The Tier 1 Investor visa program will be suspended for new applicants from midnight on 7 December as the UK Home Office try to make improvements to the scheme, which has proved popular with wealthy Russian oligarchs and Chinese investors.
Edward Wanambwa, head of the immigration team at law firm Russell-Cooke, said: “Suspending such a popular and longstanding visa category, and without any prior notice, is very surprising.
“There are no doubt many individuals who were preparing to apply under the previous Tier 1 Investor rules and who now need to reconsider their UK immigration options in the face of a suspended visa category.
“We will need to wait and see what the new Tier 1 Investor rules provide for, but it seems that those who still wish to reside in the UK on the basis of solely investing money here will be faced with a significantly more challenging set of eligibility criteria coupled with a far more burdensome visa application process.”
The visa has been available to those with access to at least £2m ($2.5m, €2.24m) to invest in the UK. It’s open to those from outside the European Economic Area and Switzerland.
The Home Office is looking to make changes which will require applicants to provide audits of their financial and business interests and will exclude government bonds as a qualifying investment.
The suspension will lift once the changes, due in 2019, have been put in place.
Immigration Minister, Caroline Nokes, said in a statement: “We will not tolerate people who do not play by the rules and seek to abuse the system.
“The new measures will make sure that only genuine investors, who intend to support UK businesses, can benefit from our immigration system.”
International Adviser reported that the European Commission is “extremely concerned” about member states offering citizenship to rich investors as they are seen as a potential “security threat”.
Checks not robust
Kerry Garcia, partner and immigration specialist at Stevens & Bolton, said: “There have been previous reports of money laundering in relation to Tier 1 Investor, so it is not entirely unexpected that the Home Office is taking action to address this.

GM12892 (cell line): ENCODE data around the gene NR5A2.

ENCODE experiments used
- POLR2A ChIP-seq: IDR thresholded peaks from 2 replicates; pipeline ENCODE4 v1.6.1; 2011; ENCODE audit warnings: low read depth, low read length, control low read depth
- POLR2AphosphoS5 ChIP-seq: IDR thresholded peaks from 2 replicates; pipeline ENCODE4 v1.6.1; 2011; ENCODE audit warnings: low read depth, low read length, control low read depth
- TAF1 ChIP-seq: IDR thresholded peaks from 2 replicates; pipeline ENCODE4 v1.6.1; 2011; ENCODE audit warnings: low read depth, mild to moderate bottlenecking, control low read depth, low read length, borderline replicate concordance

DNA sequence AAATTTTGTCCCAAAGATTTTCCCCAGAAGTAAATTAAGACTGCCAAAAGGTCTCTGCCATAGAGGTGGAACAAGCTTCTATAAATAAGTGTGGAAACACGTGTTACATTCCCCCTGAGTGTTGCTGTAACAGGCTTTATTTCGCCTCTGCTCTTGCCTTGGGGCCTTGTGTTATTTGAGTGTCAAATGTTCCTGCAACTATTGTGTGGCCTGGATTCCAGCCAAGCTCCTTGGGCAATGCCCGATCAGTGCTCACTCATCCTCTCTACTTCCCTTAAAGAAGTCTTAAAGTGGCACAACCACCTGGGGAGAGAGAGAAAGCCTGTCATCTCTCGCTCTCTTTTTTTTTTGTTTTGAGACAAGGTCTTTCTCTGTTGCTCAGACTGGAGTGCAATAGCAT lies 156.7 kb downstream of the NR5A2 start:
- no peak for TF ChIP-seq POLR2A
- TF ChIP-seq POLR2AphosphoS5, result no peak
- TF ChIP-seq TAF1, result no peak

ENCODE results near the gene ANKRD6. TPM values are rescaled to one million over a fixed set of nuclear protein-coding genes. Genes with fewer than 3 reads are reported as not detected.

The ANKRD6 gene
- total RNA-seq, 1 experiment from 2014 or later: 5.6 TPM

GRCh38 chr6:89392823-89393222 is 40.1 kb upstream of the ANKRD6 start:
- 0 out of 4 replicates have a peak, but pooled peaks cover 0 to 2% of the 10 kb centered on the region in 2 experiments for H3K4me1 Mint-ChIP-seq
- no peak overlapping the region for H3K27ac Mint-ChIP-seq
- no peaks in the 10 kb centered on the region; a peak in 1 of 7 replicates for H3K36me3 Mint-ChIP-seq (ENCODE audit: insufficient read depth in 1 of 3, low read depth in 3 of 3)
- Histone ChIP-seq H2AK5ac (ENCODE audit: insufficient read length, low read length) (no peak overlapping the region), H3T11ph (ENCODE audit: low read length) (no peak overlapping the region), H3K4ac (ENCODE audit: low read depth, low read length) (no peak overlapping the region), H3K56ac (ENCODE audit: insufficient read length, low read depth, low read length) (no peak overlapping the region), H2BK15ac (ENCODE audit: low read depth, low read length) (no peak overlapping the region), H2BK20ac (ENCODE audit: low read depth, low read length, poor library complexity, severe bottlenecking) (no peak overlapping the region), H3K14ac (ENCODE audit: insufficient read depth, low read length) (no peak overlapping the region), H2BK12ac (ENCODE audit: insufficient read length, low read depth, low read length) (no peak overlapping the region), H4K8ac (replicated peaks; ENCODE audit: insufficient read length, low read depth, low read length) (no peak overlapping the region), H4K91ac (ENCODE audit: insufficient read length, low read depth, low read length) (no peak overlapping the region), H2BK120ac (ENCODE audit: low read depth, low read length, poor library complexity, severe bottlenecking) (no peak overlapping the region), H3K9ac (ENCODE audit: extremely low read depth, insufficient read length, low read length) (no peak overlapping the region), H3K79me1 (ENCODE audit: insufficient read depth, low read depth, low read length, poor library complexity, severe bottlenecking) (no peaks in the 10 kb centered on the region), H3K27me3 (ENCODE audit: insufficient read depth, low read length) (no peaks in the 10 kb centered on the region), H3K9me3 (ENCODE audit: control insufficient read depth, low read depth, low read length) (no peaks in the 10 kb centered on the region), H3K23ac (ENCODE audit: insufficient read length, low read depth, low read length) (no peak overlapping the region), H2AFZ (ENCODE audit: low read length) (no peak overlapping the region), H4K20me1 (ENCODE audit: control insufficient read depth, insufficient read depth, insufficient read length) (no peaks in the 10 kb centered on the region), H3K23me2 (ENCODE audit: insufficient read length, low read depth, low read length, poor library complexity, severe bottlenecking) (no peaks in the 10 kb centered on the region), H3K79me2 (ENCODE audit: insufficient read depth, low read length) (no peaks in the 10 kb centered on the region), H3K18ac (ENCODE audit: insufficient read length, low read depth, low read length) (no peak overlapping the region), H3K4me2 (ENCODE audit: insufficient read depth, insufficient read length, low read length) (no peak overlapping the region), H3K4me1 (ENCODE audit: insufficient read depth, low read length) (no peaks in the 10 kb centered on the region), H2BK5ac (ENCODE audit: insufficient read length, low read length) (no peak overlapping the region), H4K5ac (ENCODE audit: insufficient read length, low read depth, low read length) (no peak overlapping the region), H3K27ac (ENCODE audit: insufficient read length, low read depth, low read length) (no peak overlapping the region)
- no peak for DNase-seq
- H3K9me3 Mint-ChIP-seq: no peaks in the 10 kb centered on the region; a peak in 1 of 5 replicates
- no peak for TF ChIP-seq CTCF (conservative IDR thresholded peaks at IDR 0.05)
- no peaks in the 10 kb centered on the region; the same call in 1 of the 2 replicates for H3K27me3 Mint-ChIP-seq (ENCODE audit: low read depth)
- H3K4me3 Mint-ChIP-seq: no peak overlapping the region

“However, the sudden nature of the suspension is surprising and, so far as I’m aware, there has been no consultation regarding this.
“At the moment, checks on the source of funds used for the investment are not always very robust. For example, it’s possible to provide a deed to show that the money was gifted to the applicant but there are generally no further checks on the origin of the funds undertaken by the Home Office.
“It would appear that they rely on the banks and other financial institutions to undertake such checks.”
Lack of impact
Garcia added: “This suspension will inevitably impact a small number of wealthy individuals wishing to come to the UK and it is likely that many will simply not be able to come to the UK.
“The Investor category is popular because it is very flexible. There is no other immigration category for non-EEA applicants which allows this level of flexibility.”
James Walker, partner of private clients team at accountancy firm Buzzacott, added: “It would appear that Tier 1 Investor Visas were not working quite as hoped because the programme has been suspended until new, better focussed, rules are introduced in 2019.
“The new rules are likely to require the funds to be invested into UK trading businesses, rather than providing the opportunity to simply acquire UK government bonds and will be important if the UK is to continue to attract wealthy EU families once we leave the EU.
“Will these be as attractive once access to the EU has gone? This will remain to be seen.”
Rose Carey, partner at Charles Russell Speechlys, said: “While the Government has framed today’s announcement as part of a crackdown on financial crime, in reality the majority of people using investor visas are legitimate business people whose investment is invaluable for the UK economy and employment.
“At a time when the Government is supposedly emphasising that the UK remains ‘open for business’, to announce the halting of the scheme less than 24 hours before the deadline for applications conversely sends out a negative message which deters international investment.
“It also provides another example of ministers’ increasing tendency to act without consultation with stakeholders.”
In November, International Adviser reported that Quilter Cheviot, the discretionary fund management arm of Quilter, had closed its Tier 1 Investor Visa business to new clients.